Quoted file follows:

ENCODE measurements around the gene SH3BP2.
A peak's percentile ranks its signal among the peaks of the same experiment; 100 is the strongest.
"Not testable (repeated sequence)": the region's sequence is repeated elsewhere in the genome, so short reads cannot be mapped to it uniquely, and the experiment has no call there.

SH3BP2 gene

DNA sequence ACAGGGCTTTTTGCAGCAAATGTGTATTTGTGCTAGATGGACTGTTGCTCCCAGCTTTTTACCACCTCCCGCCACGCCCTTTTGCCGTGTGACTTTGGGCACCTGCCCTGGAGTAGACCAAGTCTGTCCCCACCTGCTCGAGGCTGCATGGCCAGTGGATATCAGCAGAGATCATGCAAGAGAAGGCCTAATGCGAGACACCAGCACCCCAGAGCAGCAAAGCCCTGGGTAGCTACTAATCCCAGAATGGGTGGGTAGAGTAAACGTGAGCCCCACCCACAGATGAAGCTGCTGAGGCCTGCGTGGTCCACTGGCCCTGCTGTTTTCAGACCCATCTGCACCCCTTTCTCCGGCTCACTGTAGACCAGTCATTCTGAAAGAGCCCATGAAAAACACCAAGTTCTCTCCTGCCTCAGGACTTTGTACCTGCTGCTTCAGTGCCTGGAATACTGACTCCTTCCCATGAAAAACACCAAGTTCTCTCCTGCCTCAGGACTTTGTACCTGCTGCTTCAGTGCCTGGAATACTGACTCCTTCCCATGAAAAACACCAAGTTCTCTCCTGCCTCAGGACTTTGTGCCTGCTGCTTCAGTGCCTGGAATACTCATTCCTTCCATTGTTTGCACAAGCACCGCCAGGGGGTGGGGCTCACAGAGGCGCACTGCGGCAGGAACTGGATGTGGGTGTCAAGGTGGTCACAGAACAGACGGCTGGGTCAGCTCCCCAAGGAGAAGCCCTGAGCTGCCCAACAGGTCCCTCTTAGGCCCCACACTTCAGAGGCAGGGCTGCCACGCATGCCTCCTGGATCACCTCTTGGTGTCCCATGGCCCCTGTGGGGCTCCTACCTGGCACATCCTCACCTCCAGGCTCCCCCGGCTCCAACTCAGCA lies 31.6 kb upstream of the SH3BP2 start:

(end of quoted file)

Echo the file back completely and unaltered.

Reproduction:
ENCODE measurements around the gene SH3BP2.
A peak's percentile ranks its signal among the peaks of the same experiment; 100 is the strongest.
"Not testable (repeated sequence)": the region's sequence is repeated elsewhere in the genome, so short reads cannot be mapped to it uniquely, and the experiment has no call there.

SH3BP2 gene

DNA sequence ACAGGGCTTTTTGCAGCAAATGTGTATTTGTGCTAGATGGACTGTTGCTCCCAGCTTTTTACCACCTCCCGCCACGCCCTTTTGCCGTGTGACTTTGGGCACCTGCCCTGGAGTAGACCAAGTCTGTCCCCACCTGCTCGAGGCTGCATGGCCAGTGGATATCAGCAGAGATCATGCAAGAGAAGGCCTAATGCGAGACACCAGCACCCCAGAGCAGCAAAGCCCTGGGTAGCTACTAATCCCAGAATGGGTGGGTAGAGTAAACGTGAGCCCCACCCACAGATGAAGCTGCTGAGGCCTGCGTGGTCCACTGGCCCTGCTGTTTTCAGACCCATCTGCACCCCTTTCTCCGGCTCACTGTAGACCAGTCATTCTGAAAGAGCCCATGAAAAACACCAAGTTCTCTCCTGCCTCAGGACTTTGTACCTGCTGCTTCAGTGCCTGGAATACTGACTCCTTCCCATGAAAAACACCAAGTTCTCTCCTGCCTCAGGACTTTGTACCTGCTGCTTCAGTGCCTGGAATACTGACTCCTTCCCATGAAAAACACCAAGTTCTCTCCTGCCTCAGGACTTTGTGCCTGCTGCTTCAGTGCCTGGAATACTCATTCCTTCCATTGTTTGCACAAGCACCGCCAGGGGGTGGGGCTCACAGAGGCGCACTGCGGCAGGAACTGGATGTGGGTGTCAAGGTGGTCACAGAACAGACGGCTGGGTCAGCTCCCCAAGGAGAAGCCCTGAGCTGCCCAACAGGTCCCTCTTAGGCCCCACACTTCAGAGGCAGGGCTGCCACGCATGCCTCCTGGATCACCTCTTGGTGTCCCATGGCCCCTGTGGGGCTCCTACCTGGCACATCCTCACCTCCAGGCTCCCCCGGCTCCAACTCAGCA lies 31.6 kb upstream of the SH3BP2 start: